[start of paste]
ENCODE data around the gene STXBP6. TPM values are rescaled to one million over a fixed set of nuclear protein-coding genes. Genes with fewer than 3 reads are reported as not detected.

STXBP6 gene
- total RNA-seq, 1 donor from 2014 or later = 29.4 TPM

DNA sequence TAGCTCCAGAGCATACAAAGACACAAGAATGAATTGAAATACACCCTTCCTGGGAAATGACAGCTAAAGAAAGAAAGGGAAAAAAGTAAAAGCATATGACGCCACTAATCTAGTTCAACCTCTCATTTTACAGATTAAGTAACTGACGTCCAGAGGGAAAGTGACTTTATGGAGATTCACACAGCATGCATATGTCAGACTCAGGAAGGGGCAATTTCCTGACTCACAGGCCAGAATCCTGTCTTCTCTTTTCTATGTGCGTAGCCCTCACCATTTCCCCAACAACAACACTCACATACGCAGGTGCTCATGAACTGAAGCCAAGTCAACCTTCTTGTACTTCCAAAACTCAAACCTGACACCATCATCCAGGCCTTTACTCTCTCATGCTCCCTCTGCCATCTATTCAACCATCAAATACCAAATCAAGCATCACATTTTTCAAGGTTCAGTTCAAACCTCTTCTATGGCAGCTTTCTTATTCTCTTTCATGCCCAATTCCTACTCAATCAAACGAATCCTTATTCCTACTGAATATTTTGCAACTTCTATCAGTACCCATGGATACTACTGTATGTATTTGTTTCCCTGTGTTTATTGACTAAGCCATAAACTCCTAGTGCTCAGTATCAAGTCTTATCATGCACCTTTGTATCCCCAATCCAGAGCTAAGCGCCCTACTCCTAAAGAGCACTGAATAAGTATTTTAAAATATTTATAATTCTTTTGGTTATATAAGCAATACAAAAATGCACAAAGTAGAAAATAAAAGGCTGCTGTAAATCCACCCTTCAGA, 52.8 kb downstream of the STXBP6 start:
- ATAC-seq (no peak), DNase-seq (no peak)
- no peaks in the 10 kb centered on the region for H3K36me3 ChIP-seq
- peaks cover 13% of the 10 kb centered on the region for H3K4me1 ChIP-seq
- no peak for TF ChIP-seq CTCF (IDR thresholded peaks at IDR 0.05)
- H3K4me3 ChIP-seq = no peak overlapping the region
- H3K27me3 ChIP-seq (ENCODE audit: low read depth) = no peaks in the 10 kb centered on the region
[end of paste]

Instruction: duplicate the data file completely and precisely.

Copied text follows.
ENCODE data around the gene STXBP6. TPM values are rescaled to one million over a fixed set of nuclear protein-coding genes. Genes with fewer than 3 reads are reported as not detected.

STXBP6 gene
- total RNA-seq, 1 donor from 2014 or later = 29.4 TPM

DNA sequence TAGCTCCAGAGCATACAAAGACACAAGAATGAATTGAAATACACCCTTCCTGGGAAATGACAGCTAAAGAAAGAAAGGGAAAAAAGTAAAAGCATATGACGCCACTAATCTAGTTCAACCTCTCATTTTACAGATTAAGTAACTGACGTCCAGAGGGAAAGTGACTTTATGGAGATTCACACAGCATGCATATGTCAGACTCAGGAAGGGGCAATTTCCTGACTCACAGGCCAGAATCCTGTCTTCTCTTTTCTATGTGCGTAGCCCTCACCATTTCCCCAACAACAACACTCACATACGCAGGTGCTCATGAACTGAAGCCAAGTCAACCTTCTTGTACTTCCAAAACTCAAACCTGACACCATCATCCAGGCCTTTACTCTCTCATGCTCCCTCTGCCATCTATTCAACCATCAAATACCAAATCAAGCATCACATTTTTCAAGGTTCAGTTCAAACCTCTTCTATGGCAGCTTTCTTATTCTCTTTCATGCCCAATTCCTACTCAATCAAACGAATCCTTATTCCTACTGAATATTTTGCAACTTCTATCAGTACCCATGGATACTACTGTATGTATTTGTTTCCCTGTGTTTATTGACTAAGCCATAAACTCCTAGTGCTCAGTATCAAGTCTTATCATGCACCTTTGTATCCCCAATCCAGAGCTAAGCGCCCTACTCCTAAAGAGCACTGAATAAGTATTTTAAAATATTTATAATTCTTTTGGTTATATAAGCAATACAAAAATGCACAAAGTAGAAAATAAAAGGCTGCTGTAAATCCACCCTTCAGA, 52.8 kb downstream of the STXBP6 start:
- ATAC-seq (no peak), DNase-seq (no peak)
- no peaks in the 10 kb centered on the region for H3K36me3 ChIP-seq
- peaks cover 13% of the 10 kb centered on the region for H3K4me1 ChIP-seq
- no peak for TF ChIP-seq CTCF (IDR thresholded peaks at IDR 0.05)
- H3K4me3 ChIP-seq = no peak overlapping the region
- H3K27me3 ChIP-seq (ENCODE audit: low read depth) = no peaks in the 10 kb centered on the region